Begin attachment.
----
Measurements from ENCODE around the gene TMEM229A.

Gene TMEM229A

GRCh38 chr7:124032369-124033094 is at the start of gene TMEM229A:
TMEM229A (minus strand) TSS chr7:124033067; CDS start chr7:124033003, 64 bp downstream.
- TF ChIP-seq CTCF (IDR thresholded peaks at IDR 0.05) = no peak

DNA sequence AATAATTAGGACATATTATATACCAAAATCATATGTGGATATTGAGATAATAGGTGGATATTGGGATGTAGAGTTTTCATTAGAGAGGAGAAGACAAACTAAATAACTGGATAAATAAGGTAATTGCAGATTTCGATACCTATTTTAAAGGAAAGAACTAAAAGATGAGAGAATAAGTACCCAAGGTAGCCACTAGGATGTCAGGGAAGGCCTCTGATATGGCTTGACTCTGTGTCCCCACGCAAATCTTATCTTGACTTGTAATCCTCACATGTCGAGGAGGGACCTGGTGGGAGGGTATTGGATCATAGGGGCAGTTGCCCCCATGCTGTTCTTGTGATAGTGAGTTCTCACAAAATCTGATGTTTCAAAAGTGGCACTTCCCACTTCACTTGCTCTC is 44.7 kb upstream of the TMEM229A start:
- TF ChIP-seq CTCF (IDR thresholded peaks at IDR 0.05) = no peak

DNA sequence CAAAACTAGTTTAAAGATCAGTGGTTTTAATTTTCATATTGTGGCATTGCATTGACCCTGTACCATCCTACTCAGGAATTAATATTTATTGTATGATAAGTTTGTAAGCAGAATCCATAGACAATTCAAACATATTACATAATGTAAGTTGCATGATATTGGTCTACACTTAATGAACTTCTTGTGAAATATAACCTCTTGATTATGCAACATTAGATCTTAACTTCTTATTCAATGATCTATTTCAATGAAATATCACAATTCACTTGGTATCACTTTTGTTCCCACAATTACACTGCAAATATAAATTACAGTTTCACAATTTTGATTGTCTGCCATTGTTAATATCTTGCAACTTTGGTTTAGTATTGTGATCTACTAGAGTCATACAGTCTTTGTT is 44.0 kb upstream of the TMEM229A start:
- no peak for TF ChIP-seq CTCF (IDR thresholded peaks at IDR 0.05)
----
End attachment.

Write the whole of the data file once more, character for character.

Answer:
Measurements from ENCODE around the gene TMEM229A.

Gene TMEM229A

GRCh38 chr7:124032369-124033094 is at the start of gene TMEM229A:
TMEM229A (minus strand) TSS chr7:124033067; CDS start chr7:124033003, 64 bp downstream.
- TF ChIP-seq CTCF (IDR thresholded peaks at IDR 0.05) = no peak

DNA sequence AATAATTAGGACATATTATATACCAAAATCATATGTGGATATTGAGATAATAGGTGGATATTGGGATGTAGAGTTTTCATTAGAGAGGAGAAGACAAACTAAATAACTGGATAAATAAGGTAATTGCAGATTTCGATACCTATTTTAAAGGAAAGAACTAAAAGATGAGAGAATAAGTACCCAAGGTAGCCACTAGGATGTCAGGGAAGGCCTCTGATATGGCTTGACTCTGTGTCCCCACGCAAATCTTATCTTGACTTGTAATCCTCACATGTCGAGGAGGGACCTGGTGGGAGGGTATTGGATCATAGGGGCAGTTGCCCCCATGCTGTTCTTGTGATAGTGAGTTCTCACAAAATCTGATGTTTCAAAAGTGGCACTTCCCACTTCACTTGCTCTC is 44.7 kb upstream of the TMEM229A start:
- TF ChIP-seq CTCF (IDR thresholded peaks at IDR 0.05) = no peak

DNA sequence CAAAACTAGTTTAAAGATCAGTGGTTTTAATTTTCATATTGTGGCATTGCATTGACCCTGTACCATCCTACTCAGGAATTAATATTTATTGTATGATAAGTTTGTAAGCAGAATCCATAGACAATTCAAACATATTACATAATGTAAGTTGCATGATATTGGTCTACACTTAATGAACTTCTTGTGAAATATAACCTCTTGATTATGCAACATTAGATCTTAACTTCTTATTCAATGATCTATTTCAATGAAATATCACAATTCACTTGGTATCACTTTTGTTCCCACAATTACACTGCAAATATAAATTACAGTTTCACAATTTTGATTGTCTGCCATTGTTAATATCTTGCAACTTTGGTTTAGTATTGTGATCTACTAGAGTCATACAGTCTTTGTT is 44.0 kb upstream of the TMEM229A start:
- no peak for TF ChIP-seq CTCF (IDR thresholded peaks at IDR 0.05)